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Facts About Tundra Swans

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You might be used to seeing pure white tundra swans (Cygnus columbianus) during the winter when they can be found in more southerly parts of North America. These large, striking birds spend their winters on the water and will even sleep whilst afloat. They're generally seen in flocks, except during breeding season.

Elegant and White

Tundra swans have rounded bodies, elongated necks and webbed feet. Adults have completely white coats -- although feathers on their necks may take on a rust hue due to ferrous minerals in marshy soils -- and black bills and legs. They're large birds who can weigh up to 23 pounds and have an average wingspan of around 5 1/2 feet.

Where They Live

As their name suggests, tundra swans do live in the tundra, although only during summer months. After breeding season is over, they migrate south for the winter. They generally overwinter along North America's Pacific and Atlantic coasts, from southern British Columbia to California on the West Coast and from New Jersey to South Carolina on the East Coast. As waterfowl, they live on or around pools, lakes, shallow estuaries, ponds and rivers.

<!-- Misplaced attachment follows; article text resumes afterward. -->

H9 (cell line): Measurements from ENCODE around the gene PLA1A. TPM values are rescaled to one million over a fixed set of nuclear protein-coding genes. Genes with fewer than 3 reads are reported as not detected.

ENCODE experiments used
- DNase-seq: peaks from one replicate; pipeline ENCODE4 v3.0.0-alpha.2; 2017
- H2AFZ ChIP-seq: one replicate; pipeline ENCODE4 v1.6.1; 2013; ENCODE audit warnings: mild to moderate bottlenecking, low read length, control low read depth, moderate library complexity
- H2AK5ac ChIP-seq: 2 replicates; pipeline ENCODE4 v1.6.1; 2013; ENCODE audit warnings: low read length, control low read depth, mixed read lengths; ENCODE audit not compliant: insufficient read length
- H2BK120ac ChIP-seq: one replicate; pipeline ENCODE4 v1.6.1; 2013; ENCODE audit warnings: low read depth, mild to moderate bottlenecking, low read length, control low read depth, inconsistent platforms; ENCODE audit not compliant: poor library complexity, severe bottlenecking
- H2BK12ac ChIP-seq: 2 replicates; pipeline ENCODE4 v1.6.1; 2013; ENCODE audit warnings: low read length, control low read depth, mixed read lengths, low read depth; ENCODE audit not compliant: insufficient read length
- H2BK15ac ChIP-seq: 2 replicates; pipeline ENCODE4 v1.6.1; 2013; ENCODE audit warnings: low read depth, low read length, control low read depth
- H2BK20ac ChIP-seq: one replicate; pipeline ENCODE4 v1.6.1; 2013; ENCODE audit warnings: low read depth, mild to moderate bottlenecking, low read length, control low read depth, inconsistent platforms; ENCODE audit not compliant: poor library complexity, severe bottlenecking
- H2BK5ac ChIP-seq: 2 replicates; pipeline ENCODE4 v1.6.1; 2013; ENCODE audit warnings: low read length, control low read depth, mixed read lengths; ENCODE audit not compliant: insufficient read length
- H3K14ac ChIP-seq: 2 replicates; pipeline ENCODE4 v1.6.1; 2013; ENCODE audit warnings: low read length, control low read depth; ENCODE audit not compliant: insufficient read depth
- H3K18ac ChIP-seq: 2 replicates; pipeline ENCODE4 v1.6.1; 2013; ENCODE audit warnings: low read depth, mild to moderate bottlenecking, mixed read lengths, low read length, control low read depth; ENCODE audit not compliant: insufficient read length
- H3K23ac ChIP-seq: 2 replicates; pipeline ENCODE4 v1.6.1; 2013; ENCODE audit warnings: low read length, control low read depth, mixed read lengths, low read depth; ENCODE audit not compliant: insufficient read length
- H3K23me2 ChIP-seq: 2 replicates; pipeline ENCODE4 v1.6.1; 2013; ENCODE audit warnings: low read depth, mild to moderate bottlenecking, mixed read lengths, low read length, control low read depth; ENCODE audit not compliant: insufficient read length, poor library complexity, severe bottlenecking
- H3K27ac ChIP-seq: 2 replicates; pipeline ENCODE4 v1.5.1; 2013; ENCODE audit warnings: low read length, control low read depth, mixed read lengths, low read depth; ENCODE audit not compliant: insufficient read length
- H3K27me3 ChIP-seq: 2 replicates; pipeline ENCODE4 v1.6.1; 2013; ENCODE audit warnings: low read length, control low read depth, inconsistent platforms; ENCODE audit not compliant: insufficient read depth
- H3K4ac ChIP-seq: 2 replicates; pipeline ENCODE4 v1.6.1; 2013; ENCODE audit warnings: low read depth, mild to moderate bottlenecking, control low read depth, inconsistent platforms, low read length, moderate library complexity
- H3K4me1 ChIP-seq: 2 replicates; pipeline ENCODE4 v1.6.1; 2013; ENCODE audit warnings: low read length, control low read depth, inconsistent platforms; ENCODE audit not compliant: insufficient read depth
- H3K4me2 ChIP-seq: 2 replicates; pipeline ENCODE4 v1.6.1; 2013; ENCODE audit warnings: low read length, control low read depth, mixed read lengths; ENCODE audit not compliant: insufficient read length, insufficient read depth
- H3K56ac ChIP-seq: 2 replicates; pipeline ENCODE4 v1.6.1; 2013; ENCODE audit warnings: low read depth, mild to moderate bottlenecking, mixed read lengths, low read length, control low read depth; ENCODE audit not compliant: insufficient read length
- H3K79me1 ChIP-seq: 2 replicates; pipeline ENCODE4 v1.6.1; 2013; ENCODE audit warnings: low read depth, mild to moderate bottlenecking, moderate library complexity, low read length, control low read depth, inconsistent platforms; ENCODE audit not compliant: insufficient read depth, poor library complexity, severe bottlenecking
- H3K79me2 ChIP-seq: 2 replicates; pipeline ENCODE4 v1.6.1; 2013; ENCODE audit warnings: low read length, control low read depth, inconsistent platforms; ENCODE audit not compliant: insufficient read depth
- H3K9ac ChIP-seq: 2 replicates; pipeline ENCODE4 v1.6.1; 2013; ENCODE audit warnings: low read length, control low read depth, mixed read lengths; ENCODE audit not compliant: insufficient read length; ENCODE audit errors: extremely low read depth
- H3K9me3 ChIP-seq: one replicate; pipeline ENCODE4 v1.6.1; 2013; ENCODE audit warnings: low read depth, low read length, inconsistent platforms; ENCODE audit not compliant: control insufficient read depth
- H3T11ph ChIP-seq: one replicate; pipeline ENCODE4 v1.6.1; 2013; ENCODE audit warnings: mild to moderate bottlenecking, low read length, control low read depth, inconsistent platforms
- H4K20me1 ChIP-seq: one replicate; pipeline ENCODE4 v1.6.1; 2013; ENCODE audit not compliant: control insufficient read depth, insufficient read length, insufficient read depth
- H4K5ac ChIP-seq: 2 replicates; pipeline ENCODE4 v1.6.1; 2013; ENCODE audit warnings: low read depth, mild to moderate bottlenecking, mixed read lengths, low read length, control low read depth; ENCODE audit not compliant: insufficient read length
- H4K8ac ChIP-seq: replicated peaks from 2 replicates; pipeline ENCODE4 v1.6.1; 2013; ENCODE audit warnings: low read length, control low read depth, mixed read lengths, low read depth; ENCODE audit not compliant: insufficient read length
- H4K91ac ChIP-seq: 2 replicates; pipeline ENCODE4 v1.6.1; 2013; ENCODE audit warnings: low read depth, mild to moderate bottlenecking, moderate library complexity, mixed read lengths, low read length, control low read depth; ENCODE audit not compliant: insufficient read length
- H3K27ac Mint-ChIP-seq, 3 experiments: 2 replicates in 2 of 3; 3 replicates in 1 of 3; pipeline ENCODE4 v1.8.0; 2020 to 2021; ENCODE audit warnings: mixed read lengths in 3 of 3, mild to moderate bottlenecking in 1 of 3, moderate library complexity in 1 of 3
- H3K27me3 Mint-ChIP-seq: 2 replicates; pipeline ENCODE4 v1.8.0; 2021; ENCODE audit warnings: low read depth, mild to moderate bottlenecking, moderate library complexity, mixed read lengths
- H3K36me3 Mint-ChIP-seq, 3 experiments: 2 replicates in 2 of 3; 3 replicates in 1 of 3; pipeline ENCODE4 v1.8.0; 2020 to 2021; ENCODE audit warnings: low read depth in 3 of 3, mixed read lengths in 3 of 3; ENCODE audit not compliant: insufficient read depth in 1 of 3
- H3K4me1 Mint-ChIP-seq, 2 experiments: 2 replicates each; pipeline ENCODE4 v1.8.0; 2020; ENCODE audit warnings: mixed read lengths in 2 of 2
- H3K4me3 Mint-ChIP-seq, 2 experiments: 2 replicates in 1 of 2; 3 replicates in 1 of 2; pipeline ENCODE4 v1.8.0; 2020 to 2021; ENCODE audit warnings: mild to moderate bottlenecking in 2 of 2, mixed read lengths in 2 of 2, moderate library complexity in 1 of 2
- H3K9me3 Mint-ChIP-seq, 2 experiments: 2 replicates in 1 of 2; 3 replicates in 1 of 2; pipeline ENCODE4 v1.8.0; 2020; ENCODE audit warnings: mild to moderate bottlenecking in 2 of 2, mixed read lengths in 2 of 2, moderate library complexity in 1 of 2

What They Eat

Tundra swans are omnivorous creatures, so they consume both plants and meaty foods. They're known as dabblers, which means they tip themselves up and reach their heads down into the water to graze and forage for food. They normally pluck at tubers, roots and any aquatic plants they can find underwater. However, they'll also eat any mollusks and arthropods they can get their beaks on. They've also been known to eat grains from nearby agricultural land.

How They Reproduce

Once tundra swans have picked a mate it's believed that they'll stick with that partner for life. They even pair up a whole year before they first breed. Although they flock for the rest of the year, the pair goes off alone to mate, staking out and defending a territory of around three-quarters of a square mile. The pair builds a nest out of sticks and lined with moss and grass, if possible by a lake, stream or other body of water. After mating, females lays four or five eggs, which they incubate -- with help from the males -- for 32 days before hatching.